Sometimes I have trouble keeping my mouth shut (no comments from the peanut gallery please). The other day I saw a story on TV and I was literally yelling at the screen. It was about two young brothers, 10 and 11 years old. Their parents died unexpectedly when they were little. The 11 year old ended up living with his grandmother and the 10 year old was adopted. The two boys met each other (through a twist of fate) this past summer and were reunited for the first time since they were babies. The thing that struck me about this story was that the reporter said "Isaac, the 10 year old, did not know he was adopted." WHAT? This is the year 2012 and we are still neglecting to tell our children where they come from? I was annoyed... Annoyed that it was mentioned by the reporter so nonchalantly and not addressed any further (why even mention it in the story?) and annoyed with the mother for not being open and honest with her child. Perhaps she was scared or was protecting her child. I understand that she probably had the right intentions, but I just do not get it...
It is your children's right to know who they are and where they come from; it should not be kept from them. It makes them who they are. I understand that sometimes their story may be tainted by difficulty, but it's still their story and they have the right to it. By keeping information from them, isn't that indicating that they should be embarrassed or ashamed? And if and when they do find out, how will they ever trust you again?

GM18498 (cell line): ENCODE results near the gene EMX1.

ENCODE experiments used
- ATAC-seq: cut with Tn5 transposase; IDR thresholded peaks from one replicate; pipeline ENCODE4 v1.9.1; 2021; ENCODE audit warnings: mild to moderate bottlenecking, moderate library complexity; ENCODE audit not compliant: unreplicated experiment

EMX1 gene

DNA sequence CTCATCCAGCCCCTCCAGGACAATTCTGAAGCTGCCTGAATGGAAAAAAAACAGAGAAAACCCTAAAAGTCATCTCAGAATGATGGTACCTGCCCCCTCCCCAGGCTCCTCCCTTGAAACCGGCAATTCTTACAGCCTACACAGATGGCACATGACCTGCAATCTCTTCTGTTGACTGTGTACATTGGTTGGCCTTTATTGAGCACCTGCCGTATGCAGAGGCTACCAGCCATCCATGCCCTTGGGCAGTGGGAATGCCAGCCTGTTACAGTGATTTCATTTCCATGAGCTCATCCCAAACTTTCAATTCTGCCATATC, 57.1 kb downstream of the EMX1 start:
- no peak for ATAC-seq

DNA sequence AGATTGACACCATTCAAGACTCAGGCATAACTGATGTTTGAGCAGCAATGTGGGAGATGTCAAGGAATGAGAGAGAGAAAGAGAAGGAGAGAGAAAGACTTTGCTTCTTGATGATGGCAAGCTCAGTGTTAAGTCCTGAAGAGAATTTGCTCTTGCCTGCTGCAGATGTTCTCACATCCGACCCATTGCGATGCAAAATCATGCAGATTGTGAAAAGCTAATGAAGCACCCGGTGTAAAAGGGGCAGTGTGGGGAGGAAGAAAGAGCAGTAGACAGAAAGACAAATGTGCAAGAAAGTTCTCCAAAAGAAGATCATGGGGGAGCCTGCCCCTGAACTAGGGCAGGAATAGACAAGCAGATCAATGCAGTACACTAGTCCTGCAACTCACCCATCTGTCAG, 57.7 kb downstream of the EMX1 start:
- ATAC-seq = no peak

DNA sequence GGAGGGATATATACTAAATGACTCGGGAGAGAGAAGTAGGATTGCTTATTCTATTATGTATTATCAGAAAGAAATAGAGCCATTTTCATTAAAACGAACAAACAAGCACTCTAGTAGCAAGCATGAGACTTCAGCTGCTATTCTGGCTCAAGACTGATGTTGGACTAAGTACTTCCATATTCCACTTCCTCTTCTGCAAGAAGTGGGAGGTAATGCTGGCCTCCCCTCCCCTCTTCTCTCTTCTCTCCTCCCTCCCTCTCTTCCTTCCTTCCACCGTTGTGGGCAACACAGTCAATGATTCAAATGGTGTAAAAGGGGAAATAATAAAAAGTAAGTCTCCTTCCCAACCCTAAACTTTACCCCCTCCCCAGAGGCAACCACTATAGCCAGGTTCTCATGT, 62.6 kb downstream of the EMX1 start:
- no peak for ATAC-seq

As an adoptive mother, I have been given an indescribable gift and knowing where my children come from and being able to share that with them is part of that gift. One of my favorite quotes from James Gritter's book, The Spirit of Open Adoption is "In the absence of information, fantasy abounds." It's so true...for everything...when there is no information, we concoct things in our heads and there is no limit to what we could imagine and create. Given all the information, our children are able take it in, process it and move forward without having all the "what ifs" floating around.
I'm always shocked when people ask me if my children know they are adopted. For us it's like asking if they know what color eyes they have. Of course they do, why wouldn't they? It's is part of who they are and I do not have the authority to take that away from them, nor would I choose to.
"Children thirst to hear where they came from...
they need to know that they were desired, that their birth was a wonder, and that they were always the object of love and care."